Tuzla is the third largest city in Bosnia and Herzegovina, located in one of the most important industrial Bosnian regions.
The city was hardly directly targeted by the war, except for an incident near the end of the war, when 72 people were killed by a shell fired into the Old Town during the evening. Nowadays, the city’s economy is still predominantly based around industry, although there has been significant development in tourism during the last 10 years. By and large, tourists come from the local region, or are in Tuzla for short stopovers, as Tuzla is approximately the mid-way point between Sarajevo and Belgrade.
Travelling to Tuzla is easy from the south, less so from the Republica Srbska or Serbia. Do not trust the bus timetable on the black board in the main bus station, as these times were universally inaccurate!
Buses travel regularly, typically one or more per hour, from Sarajevo, a journey which takes three hours. The price is approximately 20km. There is a regular bus from Split in Croatia, leaving Split at 8AM, travelling via Livno, and taking about nine hours to make the journey. As of July 2011, there are no longer direct buses to Osijek. A bus also travels direct from Dubrovnik.
Although Tuzla has a train station, trains run only twice daily to Doboj, twice to Brcko, once to Vinkovci in Croatia and one a day to Bos. Bijela. Rail infrastructure was heavily damaged in the recent conflict in Bosnia and Hercegovina in the 1990s and services (whilst starting to return to pre-war levels) are slow and often infrequent.
Tuzla has an airport  from where Wizzair recently started operating to Hahn, Oslo, Gothenburg, Memmingen, Dortmund, Malmö, Basel and Eindhoven. The airport is not in Tuzla proper, but in the town of Dubrave. It is located about 15 km from the city centre.
Although no bus services run the entire way to the airport, from the bus to Dubrave (number 11), the airport is a 10-15 min walk. A taxi from the city centre will be around 20 KM (about €10).
Most areas of interest are walkable. The bus station is approximately 2km from the old city centre. Taxis regularly queue outside the station. Local buses also exist, though detailed information can be hard to find if you don't speak the language.
Bosnia has a beautiful countryside. The best place to travel is to Osman's old house. It is wonderful.
The first place to visit is the square at the center of the old town. This is the site of the Tuzla Massacre, where 72 young people were killed in 1995. Ask a local to translate the poem carved into the monument. Then walk over to the park where the 72 young people are buried. The old town is very nice and the park is very beautiful.
You should also visit the Pannonica Lakes, whose water is directly supplied from the local wells of salt water. Tuzla's salt has been exploited for centuries and you should visit the Salt square dedicated to this aspect of Tuzla's history. One-day entrance fees range from 1km to 4km. As of May 2016, entry to the water is prohibited (renovations? contamination? out-of-season?), and as a consequence entry to the surrounding area is free of charge (no one is collecting payment at the gates).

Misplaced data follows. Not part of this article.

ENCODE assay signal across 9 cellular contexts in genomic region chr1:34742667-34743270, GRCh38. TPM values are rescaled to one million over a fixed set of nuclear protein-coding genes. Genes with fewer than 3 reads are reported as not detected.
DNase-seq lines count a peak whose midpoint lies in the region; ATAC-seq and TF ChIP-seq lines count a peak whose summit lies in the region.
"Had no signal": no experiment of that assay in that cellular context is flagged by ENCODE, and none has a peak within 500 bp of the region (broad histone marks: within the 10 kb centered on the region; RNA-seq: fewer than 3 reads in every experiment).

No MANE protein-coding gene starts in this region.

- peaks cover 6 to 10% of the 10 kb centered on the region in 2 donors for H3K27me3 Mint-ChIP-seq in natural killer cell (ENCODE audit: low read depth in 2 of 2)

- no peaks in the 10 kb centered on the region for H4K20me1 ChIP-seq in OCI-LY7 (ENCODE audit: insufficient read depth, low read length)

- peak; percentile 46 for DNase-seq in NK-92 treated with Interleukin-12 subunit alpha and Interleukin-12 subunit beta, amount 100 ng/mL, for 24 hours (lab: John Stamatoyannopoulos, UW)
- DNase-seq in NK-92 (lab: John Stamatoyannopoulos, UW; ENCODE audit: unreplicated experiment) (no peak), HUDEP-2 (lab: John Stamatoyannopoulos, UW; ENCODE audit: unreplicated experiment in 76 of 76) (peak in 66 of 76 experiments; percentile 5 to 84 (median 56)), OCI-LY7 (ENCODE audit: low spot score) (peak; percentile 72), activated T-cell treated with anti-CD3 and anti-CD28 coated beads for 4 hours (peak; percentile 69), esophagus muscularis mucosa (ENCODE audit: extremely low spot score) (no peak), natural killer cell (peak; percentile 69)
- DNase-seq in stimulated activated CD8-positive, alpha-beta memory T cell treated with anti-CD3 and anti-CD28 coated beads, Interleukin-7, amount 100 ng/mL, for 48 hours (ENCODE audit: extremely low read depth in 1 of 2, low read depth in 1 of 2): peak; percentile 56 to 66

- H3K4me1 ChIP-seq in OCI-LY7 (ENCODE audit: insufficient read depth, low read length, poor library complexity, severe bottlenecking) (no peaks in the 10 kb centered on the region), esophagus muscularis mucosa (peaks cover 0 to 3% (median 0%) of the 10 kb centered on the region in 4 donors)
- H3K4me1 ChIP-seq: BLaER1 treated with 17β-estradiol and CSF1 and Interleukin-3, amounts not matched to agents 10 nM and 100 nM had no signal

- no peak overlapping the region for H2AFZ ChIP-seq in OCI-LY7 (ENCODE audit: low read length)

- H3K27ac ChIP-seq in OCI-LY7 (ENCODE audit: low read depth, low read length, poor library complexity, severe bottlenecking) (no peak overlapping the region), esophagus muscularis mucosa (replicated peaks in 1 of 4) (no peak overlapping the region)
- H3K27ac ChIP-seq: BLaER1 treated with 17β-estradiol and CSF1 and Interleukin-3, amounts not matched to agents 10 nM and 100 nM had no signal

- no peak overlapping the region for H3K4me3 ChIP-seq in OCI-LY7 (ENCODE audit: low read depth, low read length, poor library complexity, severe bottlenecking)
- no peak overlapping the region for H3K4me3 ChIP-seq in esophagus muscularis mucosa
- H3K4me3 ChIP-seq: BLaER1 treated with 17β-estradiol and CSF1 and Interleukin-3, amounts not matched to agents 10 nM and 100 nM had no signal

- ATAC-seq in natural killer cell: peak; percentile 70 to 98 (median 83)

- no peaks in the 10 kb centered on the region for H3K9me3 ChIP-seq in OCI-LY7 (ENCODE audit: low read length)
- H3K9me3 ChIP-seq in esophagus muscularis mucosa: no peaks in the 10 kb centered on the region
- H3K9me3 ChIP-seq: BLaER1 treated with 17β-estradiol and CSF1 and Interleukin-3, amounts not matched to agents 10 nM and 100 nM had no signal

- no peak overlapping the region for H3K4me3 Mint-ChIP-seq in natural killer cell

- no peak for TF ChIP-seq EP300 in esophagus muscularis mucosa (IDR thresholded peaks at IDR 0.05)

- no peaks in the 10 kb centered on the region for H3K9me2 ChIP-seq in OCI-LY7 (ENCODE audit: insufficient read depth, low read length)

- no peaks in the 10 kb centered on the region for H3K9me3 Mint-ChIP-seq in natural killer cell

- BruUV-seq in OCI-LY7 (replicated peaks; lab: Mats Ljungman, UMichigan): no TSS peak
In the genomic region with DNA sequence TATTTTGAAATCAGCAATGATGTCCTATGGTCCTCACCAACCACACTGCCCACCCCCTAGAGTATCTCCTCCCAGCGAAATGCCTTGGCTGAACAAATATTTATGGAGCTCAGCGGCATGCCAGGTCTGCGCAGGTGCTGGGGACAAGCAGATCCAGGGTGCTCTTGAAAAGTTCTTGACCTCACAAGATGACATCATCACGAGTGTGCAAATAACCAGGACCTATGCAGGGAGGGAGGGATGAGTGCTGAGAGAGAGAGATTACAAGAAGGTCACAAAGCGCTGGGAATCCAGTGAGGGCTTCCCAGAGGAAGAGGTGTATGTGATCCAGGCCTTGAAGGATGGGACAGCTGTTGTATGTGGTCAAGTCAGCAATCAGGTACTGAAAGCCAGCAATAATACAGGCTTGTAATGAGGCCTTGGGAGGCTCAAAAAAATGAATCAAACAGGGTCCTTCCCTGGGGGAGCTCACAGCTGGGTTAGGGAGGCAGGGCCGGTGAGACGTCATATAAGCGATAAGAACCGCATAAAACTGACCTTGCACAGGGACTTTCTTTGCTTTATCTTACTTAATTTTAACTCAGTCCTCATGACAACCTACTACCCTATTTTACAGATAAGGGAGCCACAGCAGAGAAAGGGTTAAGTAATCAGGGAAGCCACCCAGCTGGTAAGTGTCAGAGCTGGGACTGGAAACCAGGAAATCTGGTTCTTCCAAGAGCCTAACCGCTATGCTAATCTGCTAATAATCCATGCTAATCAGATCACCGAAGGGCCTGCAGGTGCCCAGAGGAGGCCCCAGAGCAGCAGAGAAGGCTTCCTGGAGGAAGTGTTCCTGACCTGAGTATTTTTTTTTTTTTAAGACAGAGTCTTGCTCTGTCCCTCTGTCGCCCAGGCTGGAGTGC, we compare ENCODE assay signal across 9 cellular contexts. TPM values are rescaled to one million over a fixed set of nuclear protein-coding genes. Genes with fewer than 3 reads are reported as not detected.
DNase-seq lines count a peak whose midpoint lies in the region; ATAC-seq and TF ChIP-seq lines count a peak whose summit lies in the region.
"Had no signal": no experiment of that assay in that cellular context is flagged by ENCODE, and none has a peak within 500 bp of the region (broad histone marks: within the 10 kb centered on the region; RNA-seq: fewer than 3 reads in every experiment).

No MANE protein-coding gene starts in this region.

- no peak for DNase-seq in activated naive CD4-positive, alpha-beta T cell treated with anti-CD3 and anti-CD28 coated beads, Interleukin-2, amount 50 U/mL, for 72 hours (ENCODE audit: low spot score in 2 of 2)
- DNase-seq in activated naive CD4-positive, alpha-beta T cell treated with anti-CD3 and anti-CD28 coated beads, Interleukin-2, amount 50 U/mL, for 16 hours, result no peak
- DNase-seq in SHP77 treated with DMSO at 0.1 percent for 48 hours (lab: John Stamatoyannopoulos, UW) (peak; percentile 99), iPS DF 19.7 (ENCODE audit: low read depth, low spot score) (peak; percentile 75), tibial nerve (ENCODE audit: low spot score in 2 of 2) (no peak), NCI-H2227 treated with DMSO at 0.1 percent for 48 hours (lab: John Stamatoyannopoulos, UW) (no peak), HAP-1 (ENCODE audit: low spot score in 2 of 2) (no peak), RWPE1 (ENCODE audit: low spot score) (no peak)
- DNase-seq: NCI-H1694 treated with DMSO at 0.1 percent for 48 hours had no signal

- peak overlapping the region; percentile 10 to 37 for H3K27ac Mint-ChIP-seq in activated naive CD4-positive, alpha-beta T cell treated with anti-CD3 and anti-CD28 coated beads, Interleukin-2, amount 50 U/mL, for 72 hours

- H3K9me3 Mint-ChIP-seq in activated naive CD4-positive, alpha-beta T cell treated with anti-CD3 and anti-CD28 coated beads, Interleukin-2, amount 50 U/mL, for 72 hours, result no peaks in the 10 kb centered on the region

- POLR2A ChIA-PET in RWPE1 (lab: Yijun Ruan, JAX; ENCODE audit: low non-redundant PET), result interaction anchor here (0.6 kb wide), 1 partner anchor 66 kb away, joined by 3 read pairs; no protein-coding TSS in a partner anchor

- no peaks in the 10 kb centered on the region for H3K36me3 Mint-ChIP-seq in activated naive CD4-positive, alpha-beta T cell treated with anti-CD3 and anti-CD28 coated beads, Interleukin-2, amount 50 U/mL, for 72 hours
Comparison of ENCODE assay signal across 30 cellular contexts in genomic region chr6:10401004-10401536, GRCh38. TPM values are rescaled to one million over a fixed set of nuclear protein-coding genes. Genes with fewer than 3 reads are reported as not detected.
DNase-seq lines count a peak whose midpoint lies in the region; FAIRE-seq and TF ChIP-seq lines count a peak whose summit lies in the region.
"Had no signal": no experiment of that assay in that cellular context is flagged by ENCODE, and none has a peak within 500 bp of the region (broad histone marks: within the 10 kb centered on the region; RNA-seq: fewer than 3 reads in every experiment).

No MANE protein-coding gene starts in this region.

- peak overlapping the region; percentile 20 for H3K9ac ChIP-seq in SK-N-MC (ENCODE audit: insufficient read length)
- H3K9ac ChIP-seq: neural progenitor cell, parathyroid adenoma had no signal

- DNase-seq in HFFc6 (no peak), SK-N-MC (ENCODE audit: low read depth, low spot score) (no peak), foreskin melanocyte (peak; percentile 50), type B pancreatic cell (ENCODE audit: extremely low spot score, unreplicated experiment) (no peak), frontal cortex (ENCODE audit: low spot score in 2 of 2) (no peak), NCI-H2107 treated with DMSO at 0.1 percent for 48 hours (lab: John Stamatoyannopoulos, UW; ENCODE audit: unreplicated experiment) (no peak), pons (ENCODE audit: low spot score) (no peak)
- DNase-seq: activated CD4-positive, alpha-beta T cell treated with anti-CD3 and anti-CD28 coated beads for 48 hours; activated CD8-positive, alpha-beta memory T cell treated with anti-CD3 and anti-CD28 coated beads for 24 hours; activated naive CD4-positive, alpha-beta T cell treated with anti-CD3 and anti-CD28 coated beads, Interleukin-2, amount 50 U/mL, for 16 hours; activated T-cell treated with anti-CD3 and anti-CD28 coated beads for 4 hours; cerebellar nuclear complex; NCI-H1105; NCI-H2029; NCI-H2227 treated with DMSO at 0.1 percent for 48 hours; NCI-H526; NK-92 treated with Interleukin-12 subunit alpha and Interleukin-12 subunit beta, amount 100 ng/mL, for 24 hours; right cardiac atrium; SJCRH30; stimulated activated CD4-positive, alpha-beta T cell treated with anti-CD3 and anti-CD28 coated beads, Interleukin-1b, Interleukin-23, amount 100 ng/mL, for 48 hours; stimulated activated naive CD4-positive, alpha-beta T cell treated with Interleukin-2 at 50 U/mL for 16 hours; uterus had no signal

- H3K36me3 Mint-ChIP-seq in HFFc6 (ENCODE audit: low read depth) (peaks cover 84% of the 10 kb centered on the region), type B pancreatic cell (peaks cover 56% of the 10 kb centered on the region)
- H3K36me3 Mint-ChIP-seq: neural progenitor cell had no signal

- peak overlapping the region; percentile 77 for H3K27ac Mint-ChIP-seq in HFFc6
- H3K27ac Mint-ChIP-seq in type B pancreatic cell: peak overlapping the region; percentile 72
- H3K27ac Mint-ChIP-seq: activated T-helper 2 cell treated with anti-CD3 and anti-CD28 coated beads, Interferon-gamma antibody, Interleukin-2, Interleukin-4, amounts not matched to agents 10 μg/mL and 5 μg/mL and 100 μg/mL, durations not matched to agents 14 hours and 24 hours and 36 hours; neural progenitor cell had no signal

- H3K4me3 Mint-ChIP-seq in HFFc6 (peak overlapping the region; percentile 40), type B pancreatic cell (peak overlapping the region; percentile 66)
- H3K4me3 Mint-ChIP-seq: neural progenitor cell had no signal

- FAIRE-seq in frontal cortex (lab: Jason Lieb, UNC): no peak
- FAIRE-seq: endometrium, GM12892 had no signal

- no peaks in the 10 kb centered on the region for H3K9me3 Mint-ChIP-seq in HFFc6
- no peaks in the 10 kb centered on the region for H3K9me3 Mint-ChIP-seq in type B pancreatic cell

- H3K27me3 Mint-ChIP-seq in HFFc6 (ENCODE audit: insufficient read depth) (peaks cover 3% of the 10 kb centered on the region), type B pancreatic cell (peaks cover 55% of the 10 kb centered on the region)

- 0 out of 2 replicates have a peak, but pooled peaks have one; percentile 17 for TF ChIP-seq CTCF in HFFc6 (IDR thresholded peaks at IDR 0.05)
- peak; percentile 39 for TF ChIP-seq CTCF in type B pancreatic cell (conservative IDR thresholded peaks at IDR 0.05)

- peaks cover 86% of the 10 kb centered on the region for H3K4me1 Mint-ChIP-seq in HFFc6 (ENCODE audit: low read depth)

If you are interested in art, visit some of Tuzla's beautiful art galleries. If you are interested in history, you should see the model of ancient village set near the Pannonica.
Locally produced wicker craft like baskets or furniture. There is also a mid-sized relatively modern shopping mall, along with smaller shopping centres and chinese stores with bargain-bin prices.
All the usual Bosnian dishes are available throughout the town, but international cuisine does not have a high presence. There are also many traditional Bosnian fast food restaurants where you can eat cevapi prepared differently than in Sarajevo.
A good place for eating is Biblioteka 45, K. Krekovica 7, ☎ +387-(035) 266362. 10 euros. edit
The Old Town is lined with cafes and bars.
There are no backpacker hostels in Tuzla. Consider the below options, or plan ahead for a stay with a local family through Airbnb.
You can choose between two hotels, Tuzla and Dom Penzionera, and numerous pansions. Motel Rudar, across the street from the fire station is also a good choice for about €20 a night. There is now a beautiful boutique hotel, immaculately presented but at typically low BiH rates. The owners could not be more friendly or helpful - Golden Star Hotel in the town centre.
Buses run very regularly to Lukavac, about 20 minutes away. From here, a ten minute taxi takes you to Lake Modrac, a large lake with a few restaurants. Due to industrial pollution, however, it is not safe to swim in the lake.
A more promising destination is Lake Bistarac. Take a local bus for Lukavac, and get off just before the town. Up a hill lies a clean freshwater lake. There is a minimal entry charge, with a small extra charge for use of the slide into the lake. Stalls and a restaurant serve food.
Kladanj, about 90 minutes away by bus towards Sarajevo, is a small, attractive town with many little restaurants, and small ski-resort nearby.